When will the Fed’s moves alleviate the lock-in effect?


Realtor.com senior economist Ralph McLaughlin said ‘anyone hoping the lock-in effect will be busted this year may be sorely disappointed’

Federal Reserve Chairman Jerome Powell told reporters on Wednesday that the U.S. housing situation is a “complicated one” and that “bringing inflation down” is the best thing officials can do to help. Cooling inflation will eventually allow the Fed to cut rates and alleviate the current lock-in effect, but this process will take longer than previously estimated.

“The housing situation is complicated. That’s a place where rates are really having a significant effect,” Powell said during a press conference after Wednesday’s meeting of the Federal Open Markets Committee (FOMC). “Ultimately, the best thing we can do for the housing market is to bring inflation down, so that we can bring rates down, so that the housing market can continue to normalize.”

Powell added that, “there will still be a national housing shortage as there was before the pandemic” and the “distortions that we see with lock-in effect.”

Powell was referring to the current situation in which homeowners holding historically low rate mortgages aren’t feeling incentivized to sell their homes, reducing the number of properties available in the market.

Federal Housing Finance Agency research paper published in March 2024 shows that nearly all 50 million active mortgages have fixed rates, and most have interest rates far below prevailing market rates, creating a disincentive to sell.

The paper suggests that a homeowner with a 4% mortgage rate — closer to the pandemic-era levels of 2% to 4% — is more than 50% less likely to sell with mortgage rates at 7% than if they were at 4%.

Also on Wednesday, as expected, the Fed maintained its short-term policy interest rate between 5.25% and 5.5%. It also released estimates showing that most of its officials forecast only one rate cut this year, compared to a majority who were planning for a total of three cuts in March. That’s despite the lowest annual inflation report since early 2021.

“The Fed is wrangling with tenacious inflation. The consumer price index for May was lower than expected, but the Fed won’t claim success until inflation has improved several months in a row,” Holden Lewis, a home and mortgage expert at NerdWallet, said in a statement.

According to Lewis, mortgage rates dropped slightly last week, but the decline doesn’t imply a long-term trend. In his opinion, “mortgage rates are likely to remain stubbornly above 6.5% for the rest of 2024.”

Fed officials not only reduced the number of projected rate cuts this year from three to one but also increased their year-end rate estimate. The median federal funds rate at the end of 2024 is expected to be 5.1%, compared to 4.6% in March. For 2025, projections went from 3.9% in March to 4.1% in June.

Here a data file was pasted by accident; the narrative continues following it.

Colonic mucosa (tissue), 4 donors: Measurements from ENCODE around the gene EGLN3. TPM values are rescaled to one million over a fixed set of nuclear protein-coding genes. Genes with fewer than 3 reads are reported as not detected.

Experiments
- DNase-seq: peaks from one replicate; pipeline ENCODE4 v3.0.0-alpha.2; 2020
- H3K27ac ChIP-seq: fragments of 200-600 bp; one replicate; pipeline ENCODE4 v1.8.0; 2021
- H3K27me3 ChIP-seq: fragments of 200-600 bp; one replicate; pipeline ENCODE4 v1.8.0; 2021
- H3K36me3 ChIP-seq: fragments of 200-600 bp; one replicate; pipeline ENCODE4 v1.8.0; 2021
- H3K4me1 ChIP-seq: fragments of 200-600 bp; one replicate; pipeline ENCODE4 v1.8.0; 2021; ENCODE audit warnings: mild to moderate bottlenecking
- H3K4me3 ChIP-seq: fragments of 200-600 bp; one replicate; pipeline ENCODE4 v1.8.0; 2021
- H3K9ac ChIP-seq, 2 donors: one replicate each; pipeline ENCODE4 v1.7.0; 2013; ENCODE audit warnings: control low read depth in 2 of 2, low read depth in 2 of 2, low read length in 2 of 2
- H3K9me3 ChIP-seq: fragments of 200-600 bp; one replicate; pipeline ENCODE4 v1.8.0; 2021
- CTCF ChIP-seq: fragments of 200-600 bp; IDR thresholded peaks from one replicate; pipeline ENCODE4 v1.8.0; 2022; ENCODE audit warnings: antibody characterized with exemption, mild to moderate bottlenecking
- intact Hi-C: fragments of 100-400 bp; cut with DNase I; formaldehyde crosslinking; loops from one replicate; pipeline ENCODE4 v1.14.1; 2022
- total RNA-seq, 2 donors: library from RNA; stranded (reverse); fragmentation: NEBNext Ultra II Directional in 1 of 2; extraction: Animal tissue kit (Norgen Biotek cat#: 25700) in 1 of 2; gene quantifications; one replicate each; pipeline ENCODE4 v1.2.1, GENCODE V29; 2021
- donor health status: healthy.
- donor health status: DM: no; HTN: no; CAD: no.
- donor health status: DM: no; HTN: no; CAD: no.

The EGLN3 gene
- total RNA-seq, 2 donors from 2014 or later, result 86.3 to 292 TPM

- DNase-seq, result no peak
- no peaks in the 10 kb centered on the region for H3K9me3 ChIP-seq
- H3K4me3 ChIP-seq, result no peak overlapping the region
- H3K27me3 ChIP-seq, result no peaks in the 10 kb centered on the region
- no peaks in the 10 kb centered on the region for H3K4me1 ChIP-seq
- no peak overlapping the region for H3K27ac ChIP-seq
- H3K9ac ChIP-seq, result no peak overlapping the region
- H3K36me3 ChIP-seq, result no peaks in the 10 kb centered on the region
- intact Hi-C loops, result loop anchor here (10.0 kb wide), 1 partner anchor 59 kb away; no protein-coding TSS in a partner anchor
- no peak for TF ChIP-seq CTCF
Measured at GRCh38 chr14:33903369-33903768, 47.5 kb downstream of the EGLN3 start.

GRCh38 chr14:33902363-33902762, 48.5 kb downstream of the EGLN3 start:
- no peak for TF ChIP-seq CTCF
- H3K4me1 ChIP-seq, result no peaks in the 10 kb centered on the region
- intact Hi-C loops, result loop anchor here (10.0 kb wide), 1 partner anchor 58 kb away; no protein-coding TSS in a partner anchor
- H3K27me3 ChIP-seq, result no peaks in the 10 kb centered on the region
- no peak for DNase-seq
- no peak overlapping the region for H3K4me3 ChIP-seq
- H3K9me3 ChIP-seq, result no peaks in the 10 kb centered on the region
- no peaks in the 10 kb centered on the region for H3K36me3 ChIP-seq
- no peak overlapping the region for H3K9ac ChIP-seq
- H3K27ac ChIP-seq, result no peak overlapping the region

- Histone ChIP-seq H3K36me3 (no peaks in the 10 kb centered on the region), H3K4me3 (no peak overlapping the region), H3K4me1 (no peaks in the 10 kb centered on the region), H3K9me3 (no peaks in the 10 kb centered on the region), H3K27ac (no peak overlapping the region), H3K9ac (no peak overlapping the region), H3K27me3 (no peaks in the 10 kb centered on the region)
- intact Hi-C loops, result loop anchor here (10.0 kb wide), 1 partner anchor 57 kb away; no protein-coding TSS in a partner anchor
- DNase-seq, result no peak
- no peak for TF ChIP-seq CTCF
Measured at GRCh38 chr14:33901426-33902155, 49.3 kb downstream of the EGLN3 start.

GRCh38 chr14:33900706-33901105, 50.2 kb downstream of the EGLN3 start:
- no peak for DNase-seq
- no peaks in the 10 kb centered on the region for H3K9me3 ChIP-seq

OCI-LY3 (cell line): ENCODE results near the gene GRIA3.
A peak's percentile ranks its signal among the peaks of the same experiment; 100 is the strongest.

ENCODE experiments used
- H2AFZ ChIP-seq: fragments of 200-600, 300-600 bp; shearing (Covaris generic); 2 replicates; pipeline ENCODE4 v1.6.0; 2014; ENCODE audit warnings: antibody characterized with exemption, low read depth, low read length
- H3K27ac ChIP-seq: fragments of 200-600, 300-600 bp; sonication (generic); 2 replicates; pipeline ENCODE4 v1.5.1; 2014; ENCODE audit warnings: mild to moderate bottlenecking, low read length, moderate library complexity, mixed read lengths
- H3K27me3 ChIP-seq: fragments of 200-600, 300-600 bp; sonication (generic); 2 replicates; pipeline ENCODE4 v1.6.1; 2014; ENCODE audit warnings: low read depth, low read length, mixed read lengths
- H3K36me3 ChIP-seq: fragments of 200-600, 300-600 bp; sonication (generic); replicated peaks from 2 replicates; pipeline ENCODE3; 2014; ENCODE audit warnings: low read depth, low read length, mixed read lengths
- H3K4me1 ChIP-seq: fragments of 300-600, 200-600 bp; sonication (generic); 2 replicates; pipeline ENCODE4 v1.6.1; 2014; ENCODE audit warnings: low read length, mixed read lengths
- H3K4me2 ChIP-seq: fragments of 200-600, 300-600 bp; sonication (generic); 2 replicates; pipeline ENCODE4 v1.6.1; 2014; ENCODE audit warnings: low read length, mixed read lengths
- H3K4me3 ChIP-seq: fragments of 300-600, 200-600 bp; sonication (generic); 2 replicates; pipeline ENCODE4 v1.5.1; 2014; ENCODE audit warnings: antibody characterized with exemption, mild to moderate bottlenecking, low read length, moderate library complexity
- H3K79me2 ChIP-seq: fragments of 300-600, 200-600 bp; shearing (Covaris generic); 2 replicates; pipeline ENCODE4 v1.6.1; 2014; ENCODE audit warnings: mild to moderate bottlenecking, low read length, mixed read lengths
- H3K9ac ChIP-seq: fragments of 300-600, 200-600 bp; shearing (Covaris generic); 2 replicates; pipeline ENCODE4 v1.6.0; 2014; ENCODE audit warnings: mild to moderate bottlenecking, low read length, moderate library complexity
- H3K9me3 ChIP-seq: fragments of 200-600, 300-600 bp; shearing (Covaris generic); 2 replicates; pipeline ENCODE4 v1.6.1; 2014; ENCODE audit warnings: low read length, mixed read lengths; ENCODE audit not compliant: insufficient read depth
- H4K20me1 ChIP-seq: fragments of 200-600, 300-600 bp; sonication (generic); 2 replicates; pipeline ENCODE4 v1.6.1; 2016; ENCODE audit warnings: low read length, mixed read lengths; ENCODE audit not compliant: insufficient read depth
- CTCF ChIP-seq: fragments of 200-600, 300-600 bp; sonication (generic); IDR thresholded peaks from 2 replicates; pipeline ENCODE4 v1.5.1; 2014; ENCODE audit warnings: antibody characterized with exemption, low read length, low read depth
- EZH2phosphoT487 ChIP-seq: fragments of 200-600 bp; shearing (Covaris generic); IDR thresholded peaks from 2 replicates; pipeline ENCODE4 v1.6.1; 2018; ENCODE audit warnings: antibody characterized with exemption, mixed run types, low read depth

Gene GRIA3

It means that “once it starts, this cutting cycle is likely to be shorter than past cycles,” according to Mortgage Bankers Association (MBA) chief economist Mike Fratantoni.

Wednesday’s announcement, however, did not change the MBA’s forecast that mortgage rates will drop to about 6.5% by the end of 2024.

Freddie Mac’s latest index, released on Thursday, shows that 30-year fixed mortgages are averaging 6.95%. The conforming loan rate was 7.15% at HousingWire’s Mortgage Rates Center.

“Mortgage rate trends aren’t likely to bust the mortgage rate inventory lock-in effect until at least the end of the year, and possibly well into 2025, as the Fed holds fast on fighting inflation,” Realtor.com senior economist Ralph McLaughlin said in a statement.

According to McLaughlin, the 10-year yield has to drop by 150 to 200 basis points for homeowners to feel comfortable selling and buying another home.

“At current spreads, this could require 3-4 quarter-point rate cuts by the Fed,” McLaughlin said. “As of now, the market is pricing in just one cut by the end of the year and 2-3 cuts in 2025. As such, anyone hoping the lock-in effect will be busted this year may be sorely disappointed.”

Housing industry experts believe that deals are being made by sellers and buyers who face life events — such as people divorcing or retiring, moving to another state for work or forming families.

Chuckie Reddy, partner and head of growth investments at QED Investors, a fintech venture capital firm with more than $5 billion under management, said that as relief in mortgage rates is delayed, “we are starting to see some signs of inventory build, which may lead to some price reductions.”

“We’re really starting to see for the first time some data showing that buyers are a little bit exhausted and that sellers are coming to the market, setting up the scenario where we could return to market equilibrium with housing price cuts and softness in house prices,” Reddy said in a statement.